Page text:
C2GTalk: An interview with Jo Tyndall, Director Environment Directorate at the Organisation for Economic Cooperation and Development (OECD) 

How should policymakers address the risk of climate tipping points?

27 March 2023

What is a climate tipping point?

How should policy makers address the risk of tipping points?

What opportunities and challenges lie in carbon dioxide removal?

Should there be more research into solar radiation modification?

How can climate and biodiversity policy be better connected?

How do you keep a sense of motivation when working on climate change?

This interview was recorded on 27 January 2023 and is also available with interpretation into 中文, Español, and Français.

Climate tipping points are points of no return, beyond which the Earth’s systems would reorganize beyond the capacity of socioeconomic and ecological systems to adapt, warns Jo Tyndall, in a new C2GTalkPolicy makers need to do more to address these risks now, including through support for carbon dioxide removal technologies – accounting for both opportunities and challenges. While solar radiation modification is not currently feasible, more research is needed. 

Jo Tyndall is Director, Environment Directorate at the Organisation for Economic Cooperation and Development (OECD) where she oversees the implementation of the Directorate’s programme of work, covering a broad range of environmental issues, including: green growth; climate change; biodiversity; quality of ecosystems; eco-innovation; circular economy; and, resource productivity.  

She was, most recently, New Zealand High Commissioner (Ambassador) to Singapore from February 2019 to September 2022. Prior to that, Jo served as New Zealand’s Climate Change Ambassador, commencing this role in June 2010. From 2016 to December 2018, she also co-chaired the United Nations Framework Convention on Climate Change’s (UNFCCC) Ad Hoc Working Group on the Paris Agreement (APA). As Climate Change Ambassador, she was head of delegation to the United Nations climate negotiations with the Ministry of Foreign Affairs and Trade.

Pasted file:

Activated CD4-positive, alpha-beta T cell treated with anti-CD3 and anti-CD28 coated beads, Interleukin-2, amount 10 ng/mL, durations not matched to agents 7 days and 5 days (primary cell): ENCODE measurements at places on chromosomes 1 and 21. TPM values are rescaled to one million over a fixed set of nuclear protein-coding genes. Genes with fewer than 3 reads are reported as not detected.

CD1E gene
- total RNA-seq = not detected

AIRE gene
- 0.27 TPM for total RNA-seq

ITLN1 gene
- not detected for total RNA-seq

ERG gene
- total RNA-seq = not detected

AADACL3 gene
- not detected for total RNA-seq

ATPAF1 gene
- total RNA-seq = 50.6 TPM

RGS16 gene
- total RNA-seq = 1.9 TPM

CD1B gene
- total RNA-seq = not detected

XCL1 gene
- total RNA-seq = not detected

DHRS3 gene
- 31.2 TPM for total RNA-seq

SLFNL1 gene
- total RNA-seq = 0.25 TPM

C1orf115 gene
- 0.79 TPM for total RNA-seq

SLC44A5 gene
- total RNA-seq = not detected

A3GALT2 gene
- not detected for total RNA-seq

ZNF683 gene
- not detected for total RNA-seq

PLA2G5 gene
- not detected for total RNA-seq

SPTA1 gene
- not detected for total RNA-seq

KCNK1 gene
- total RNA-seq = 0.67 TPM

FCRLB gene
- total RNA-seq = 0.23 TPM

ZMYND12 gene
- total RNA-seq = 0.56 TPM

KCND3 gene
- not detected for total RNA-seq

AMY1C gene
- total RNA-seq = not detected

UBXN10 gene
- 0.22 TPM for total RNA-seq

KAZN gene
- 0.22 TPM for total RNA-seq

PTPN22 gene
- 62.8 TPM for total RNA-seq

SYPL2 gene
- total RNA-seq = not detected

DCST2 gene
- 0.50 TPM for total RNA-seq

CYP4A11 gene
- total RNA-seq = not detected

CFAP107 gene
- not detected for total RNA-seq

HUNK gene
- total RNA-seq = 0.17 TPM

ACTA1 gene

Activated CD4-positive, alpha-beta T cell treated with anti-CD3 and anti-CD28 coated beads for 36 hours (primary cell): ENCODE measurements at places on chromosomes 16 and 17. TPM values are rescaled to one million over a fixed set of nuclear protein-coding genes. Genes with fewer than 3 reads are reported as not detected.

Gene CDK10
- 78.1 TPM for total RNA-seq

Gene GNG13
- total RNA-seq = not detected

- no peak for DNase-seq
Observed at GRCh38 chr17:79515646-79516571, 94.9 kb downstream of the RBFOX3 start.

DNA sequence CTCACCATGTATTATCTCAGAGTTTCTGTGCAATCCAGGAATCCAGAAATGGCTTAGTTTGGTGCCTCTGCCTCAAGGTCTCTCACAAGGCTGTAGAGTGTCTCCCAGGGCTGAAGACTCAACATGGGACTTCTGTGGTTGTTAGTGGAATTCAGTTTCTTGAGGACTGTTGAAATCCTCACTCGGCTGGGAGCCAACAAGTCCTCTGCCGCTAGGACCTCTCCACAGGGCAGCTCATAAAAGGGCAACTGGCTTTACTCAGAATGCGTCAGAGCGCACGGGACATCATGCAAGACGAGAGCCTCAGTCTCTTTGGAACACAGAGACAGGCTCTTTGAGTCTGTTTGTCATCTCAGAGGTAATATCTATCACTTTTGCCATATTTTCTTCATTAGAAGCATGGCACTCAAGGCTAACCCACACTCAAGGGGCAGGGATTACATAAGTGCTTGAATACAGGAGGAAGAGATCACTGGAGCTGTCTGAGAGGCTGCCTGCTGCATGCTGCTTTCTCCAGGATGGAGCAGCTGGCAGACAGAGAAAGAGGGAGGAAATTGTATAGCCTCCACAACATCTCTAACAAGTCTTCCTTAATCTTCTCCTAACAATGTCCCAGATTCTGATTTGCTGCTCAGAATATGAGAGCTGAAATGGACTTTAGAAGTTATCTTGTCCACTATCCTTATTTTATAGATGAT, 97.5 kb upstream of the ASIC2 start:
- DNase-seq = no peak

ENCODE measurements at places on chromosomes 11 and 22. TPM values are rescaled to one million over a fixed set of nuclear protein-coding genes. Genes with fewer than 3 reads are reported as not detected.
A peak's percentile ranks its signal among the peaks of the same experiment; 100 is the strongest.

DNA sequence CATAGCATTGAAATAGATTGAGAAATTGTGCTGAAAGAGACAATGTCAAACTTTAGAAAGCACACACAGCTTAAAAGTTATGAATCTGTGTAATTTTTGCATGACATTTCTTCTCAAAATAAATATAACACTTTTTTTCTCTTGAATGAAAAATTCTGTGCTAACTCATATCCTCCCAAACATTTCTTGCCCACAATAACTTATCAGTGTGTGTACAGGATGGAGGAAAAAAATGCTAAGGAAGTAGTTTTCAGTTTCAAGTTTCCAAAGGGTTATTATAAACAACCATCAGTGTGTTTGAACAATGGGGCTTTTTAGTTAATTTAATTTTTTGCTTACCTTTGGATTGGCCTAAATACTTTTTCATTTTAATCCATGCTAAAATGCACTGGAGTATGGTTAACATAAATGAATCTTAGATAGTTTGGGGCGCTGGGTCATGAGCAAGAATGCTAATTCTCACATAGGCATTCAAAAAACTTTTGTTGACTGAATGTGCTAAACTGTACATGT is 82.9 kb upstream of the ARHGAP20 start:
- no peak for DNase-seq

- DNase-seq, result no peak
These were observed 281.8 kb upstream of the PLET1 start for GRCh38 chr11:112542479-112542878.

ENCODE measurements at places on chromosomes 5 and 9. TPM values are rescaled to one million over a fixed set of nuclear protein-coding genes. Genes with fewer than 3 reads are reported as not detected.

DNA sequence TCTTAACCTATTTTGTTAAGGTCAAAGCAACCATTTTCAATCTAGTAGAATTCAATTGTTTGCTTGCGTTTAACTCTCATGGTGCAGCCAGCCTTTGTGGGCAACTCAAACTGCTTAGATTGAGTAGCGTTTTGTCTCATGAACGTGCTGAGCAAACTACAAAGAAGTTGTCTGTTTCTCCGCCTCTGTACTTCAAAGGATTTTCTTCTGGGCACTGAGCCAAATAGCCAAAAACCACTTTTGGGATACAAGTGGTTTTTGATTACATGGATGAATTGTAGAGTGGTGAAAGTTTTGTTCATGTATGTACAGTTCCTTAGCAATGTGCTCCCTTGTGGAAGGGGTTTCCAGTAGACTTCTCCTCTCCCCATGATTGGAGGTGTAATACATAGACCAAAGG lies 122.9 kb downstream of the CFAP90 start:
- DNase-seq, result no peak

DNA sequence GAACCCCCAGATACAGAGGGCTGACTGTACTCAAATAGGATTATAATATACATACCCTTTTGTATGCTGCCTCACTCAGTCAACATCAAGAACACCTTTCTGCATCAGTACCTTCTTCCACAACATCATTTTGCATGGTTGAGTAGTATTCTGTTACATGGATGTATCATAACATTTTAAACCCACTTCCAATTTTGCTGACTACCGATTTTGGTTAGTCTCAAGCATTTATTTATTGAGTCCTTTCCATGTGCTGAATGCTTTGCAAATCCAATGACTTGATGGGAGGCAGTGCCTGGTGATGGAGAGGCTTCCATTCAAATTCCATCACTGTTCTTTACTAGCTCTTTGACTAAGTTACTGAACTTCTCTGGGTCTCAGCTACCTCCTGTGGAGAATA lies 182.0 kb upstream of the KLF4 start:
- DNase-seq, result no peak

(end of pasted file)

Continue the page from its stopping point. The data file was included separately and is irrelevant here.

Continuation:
Prior to her role as Climate Change Ambassador, Ms Tyndall was Director of the Broadcasting Unit in the Ministry for Culture and Heritage. From 1999 to 2006, she was Chief Executive of the public broadcasting funding body, NZ On Air. She has also served as Chief Executive of two screen industry organisations – the Screen Production and Development Association (SPADA) and Project Blue Sky (1994 to 1999).  

Ms. Tyndall began her career as a multilateral trade policy specialist with the then Department of Trade and Industry and subsequently the Ministry of Foreign Affairs and Trade. 

Below are edited highlights from the full C2GTalk interview shown in the video above. Some answers have been edited for brevity and clarity.

Perhaps you could start by telling us about your work at the OECD (Organisation for Economic Co-operation and Development).  You have been there since mid-September of last year, I believe.  Can you give us an overview of the programs you oversee and what the priorities are over the coming months? 

Thanks very much for having me on this C2GTalk. 

Yes, that is right.  I joined the OECD in mid-September last year, so I am still just able to claim ignorance for another probably couple of months before I am no longer new. 

One of the things I have noticed most particularly since starting this role is how very much climate change and other environmental issues are increasingly being mainstreamed across the OECD work.  That is reflected in two major initiatives that are pretty new for the organization, one called Net Zero+ and the other the Inclusive Forum on Carbon Mitigation Approaches or IFCMA.  I can talk very quickly about both of those. 

The Net Zero+ project aims to ensure that our resilience to climate change impacts and more importantly the resilience of the transition to net zero itself are not thrown off course by the kind of rolling crises that seem to be afflicting the world at the moment.  That project is underpinned by up-to-date comprehensive data and indicators across all forms of climate action. 

The IFCMA, the Inclusive Forum, was just launched in June last year, and it is about to meet in early February.  Its aim is to take stock of the full spectrum of climate mitigation policies and to develop tools to assist their effectiveness in reducing emissions.  We know that in joining the Paris Agreement countries took a vast diversity of approaches to how they were going to meet their mitigation targets.  More generally, though, in the Environment Directorate we help not only OECD members but also nonmember countries to design and implement effective policies to address environmental challenges and sustainably manage resources. 

I have talked about climate policy supporting net-zero targets and climate resilience.  Another big area is biodiversity.  Of course there was a ministerial conference at the end of last year in Montreal, and we provide evidence-based analysis and data and will be supporting governments to implement the post-2020 global framework on biodiversity.  We are working on plastics as well, particularly as there is a new global treaty on plastics in negotiation.